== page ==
Calls to prayer as Russia's evangelicals face draconian restrictions

ReutersRussia has been accused of backing the Russian Orthodox Church at the expense of evangelicals.

Draconian religious freedom laws due to be introduced next week in Russia have prompted prayers for the country's evangelical Christians.

The European Evangelical Alliance (EEA) on Monday released a call to prayer, in which the organisation said it is "extremely concerned" about the new anti-terrorism law – known as Yarovaya's Law – passed on July 6.

The law, which will come into force on July 20, will prohibit evangelism anywhere outside a church or religious site – including private homes and online – and those in breach of it will be fined. Only named members of religious organisations will be able to share their faith, and even informal witnessing between individuals is forbidden.

"We ask European Christians to stand with their Russian brothers and sisters in prayer," the EEA said yesterday. "Let us pray for wisdom, hope and courage.

"Let us pray that this new law unites Christians in new ways and express this unity and love among each other. Let us pray that the Russian authorities will realise that this new law unnecessarily restricts people's freedom.

"Let us pray that this time of trial will be used by the Lord to strengthen and grow His Church."

The majority of Russians belong to the Orthodox Church, which is closely aligned with President Vladimir Putin's government. Just one per cent belong to Protestant denominations.

Ahead of Putin signing the legislation into law, Sergei Ryakhovsky, head of the Protestant Churches of Russia, wrote with other evangelical leaders to the president, urging him not to do so.

They argued the law "violates human rights and fundamental liberties with regard to religious freedom".

"The obligation on every believer to have a special permit to spread his or her beliefs, as well as hand out religious literature and material outside of places of worship and used structures is not only absurd and offensive, but also creates the basis for mass persecution of believers for violating these provisions," the church leaders said.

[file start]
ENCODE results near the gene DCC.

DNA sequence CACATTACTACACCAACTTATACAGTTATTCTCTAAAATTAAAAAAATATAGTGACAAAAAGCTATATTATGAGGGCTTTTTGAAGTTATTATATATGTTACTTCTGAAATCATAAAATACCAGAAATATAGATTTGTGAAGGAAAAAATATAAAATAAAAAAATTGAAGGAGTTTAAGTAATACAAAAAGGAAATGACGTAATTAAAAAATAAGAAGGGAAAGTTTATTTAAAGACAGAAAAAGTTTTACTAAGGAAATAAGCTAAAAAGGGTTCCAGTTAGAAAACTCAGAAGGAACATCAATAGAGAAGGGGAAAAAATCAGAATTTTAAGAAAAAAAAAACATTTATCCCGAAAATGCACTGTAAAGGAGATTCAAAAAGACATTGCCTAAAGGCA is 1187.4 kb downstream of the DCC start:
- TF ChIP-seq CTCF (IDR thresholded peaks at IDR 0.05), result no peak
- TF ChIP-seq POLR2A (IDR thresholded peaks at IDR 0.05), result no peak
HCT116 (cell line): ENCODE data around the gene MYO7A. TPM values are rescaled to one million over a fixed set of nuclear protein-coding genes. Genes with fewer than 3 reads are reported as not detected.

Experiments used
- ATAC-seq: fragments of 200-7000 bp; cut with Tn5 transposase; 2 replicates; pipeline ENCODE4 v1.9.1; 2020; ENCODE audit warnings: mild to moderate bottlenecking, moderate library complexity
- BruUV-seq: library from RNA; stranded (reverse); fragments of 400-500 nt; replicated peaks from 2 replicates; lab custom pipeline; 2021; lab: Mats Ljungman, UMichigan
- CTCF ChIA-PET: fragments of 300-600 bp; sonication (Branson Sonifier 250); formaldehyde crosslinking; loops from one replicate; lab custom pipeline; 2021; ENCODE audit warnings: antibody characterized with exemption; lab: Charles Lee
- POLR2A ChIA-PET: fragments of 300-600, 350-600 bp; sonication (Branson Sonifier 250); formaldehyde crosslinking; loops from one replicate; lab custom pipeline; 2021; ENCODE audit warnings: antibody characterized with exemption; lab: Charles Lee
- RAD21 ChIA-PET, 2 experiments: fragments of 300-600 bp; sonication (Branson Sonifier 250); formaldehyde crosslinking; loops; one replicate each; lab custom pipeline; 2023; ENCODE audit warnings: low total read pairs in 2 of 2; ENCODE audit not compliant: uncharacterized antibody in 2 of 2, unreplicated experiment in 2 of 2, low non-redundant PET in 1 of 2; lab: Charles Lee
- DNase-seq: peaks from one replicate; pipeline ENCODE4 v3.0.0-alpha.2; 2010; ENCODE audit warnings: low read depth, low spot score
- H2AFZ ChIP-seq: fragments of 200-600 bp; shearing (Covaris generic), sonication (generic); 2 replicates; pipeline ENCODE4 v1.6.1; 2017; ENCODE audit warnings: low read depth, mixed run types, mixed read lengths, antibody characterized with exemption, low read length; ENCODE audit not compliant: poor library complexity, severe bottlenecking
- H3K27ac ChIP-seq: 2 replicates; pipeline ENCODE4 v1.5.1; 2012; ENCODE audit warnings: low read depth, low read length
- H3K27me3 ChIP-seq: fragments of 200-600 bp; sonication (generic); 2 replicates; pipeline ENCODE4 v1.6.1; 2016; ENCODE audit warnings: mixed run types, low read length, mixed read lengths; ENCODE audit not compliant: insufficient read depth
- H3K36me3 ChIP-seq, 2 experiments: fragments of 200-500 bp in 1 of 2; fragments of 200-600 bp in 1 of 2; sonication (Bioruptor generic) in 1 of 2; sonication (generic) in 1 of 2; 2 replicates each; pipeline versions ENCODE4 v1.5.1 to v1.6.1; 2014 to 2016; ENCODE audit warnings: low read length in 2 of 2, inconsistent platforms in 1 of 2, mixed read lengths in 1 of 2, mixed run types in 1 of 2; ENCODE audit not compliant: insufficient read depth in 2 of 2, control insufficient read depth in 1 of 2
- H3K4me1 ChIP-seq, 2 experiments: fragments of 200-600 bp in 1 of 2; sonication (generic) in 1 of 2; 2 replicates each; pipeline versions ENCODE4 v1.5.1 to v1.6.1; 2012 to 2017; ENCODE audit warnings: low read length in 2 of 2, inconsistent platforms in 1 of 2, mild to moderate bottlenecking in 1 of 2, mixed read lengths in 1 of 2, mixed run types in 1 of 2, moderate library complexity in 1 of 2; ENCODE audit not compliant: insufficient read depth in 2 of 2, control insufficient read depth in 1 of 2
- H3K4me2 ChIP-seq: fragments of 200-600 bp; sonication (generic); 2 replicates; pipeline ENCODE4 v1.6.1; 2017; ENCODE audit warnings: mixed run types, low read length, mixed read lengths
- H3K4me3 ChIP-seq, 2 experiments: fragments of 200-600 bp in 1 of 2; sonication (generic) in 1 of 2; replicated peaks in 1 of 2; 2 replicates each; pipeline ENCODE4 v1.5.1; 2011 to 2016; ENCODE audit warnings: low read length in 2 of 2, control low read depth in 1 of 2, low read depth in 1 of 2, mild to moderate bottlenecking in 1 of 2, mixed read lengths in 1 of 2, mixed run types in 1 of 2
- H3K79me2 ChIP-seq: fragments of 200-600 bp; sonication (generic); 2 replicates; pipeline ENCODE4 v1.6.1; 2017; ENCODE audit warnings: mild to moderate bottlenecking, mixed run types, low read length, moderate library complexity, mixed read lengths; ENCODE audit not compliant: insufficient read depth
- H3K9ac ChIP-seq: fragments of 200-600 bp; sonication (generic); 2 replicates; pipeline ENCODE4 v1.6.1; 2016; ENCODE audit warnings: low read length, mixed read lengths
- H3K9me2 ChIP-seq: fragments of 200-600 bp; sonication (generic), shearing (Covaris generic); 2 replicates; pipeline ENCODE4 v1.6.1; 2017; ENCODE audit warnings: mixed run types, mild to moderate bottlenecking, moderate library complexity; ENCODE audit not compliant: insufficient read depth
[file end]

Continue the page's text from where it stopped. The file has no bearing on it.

"Soviet history shows us how many people of different faiths have been persecuted for spreading the Word of God. This law brings us back to a shameful past."

The United States Commission on International Religious Freedom (USCIRF) last week condemned the measures, saying the law "authorizes the police to arrest people suspected of violating 'generally accepted norms of social behavior,' thereby giving authorities another weapon to use against disfavored groups, including religious organizations."

"These deeply flawed anti-terrorism measures will buttress the Russian government's war against human rights and religious freedom," said USCIRF chair Thomas Reese.

"They will make it easier for Russian authorities to repress religious communities, stifle peaceful dissent, and detain and imprison people. Neither these measures nor the currently existing anti-extremism law meet international human rights and religious freedom standards."

In its 2016 report, the USCIRF said that violations of religious freedom in Russia "escalated in the past year" and the country was on a "negative trajectory".

It accused Russia of "systematic, ongoing, egregious violations of religious freedom".

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